You can read the report from our last comprehensive inspection, by selecting the ‘all reports’ link for Clayton Manor on our website at www.cqc.org.uk.

Follow up

We will continue to monitor information we receive about the service until we return to visit as per our re-inspection programme. If we receive any concerning information we may inspect sooner.

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3 May 2017

During a routine inspection

This inspection was carried out on 03 and 04 May 2017, the first day of the inspection was unannounced. Clayton Manor is a purpose built care home with three units over two floors. Two units provided residential and nursing care and there was a unit specifically for people under 65. The service was for up to 75 people with varying needs and these included specialist nursing support, respite care, end of life care and general assistance with everyday living for people with dementia. On each unit there was a communal lounge and dining area decorated to a high dementia friendly standard and the building was in the process of undergoing a refurbishment programme. At the time of inspection there were 68 people living at the home.

The home has a registered manager. A registered manager is a person who has registered with the Care Quality Commission to manage the service. Like registered providers, they are ‘registered persons’. Registered persons have legal responsibility for meeting the requirements in the Health and Social Care Act 2008 and associated Regulations about how the service is run. The registered manager and regional manager were in attendance at the time of the inspection.

We found that the service was safe and effective. People told us they felt safe and we saw that staff knew how to ensure they were safe. From our observations it was clear that staff cared for the people they looked after and knew them well. People who lived at the home were protected from the risk of potential abuse because staff had undertaken safeguarding training, to recognise and respond to potential signs of abuse. Staff had a good understanding of what safeguarding meant and how to report it.

People's medicines were handled safely and were given to them in accordance with their prescriptions. Care plans showed that people's GPs and other healthcare professionals were contacted for advice about people’s health needs whenever necessary.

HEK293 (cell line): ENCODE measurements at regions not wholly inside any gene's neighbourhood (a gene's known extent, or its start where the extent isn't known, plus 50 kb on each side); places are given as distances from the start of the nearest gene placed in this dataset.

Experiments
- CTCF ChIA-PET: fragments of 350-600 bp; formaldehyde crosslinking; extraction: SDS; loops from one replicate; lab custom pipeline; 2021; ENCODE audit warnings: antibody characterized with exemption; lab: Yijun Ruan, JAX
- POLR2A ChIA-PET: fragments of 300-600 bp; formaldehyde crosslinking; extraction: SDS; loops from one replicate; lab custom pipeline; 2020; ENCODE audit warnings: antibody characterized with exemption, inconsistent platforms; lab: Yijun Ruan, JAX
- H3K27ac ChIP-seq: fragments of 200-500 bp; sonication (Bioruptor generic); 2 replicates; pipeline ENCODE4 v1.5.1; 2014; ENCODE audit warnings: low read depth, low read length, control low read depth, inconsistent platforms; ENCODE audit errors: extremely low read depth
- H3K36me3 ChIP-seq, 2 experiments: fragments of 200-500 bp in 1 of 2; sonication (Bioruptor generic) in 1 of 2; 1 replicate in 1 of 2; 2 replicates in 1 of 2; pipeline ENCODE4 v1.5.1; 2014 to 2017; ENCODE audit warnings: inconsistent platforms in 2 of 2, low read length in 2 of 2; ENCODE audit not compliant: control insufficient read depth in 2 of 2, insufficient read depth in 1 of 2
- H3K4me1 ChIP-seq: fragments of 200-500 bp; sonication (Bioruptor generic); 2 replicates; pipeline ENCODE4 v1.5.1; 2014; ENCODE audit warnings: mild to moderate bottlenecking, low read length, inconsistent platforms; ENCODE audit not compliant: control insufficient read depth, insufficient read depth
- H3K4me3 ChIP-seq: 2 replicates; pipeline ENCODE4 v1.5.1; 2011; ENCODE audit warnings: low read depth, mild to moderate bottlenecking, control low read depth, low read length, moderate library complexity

Staff were recruited safely and we saw evidence that staff had been supervised regularly. Staff told us that they enjoyed working at the service and felt well supported in their roles. They had access to a wide range of training which equipped them to deliver their roles effectively.

Each person living in the home had a plan of care and risk assessments in place. These were specific to them and were regularly reviewed. The home offered a wide range of both group and individual activities that had a positive impact on their lives. Visiting was unrestricted and people's relatives told us they felt included in the care of their family members.

The Mental Capacity Act 2005 and the associated deprivation of liberties safeguards legislation had been adhered to in the home. The provider told us that some people at the home lacked capacity and that a number of Deprivation of Liberty Safeguard (DoLS) applications had been submitted to the Local Authority in relation to people’s care. We found that in applying for these safeguards, peoples’ legal right to consent to and be involved in any decision making had been respected.

We saw that infection control standards in the home were monitored and managed appropriately. The home was clean, safe and well maintained. We saw that the provider had an infection control policy in place to minimise the spread of infection and that all staff had attended infection control training.

People living in the home knew who the registered manager was. People and relatives we spoke with said they would know how to make a complaint, none of the people or their relatives we spoke with had any complaints.

The home had quality assurance processes in place including audits, staff meetings and quality questionnaires. The home also had up to date policies in place that were updated regularly. The provider regularly checked the quality of care at the home through visits and audits. These showed the home was performing well in all aspects of care and people’s care records were maintained to a good standard.

End of life care was good with the service ensuring a person’s final days were lived comfortably surrounded by the people who knew and cared for them.

People benefitted from living in a well organised, forward thinking home where their needs were put first. The culture of the home was open and people felt confident to express their views and opinions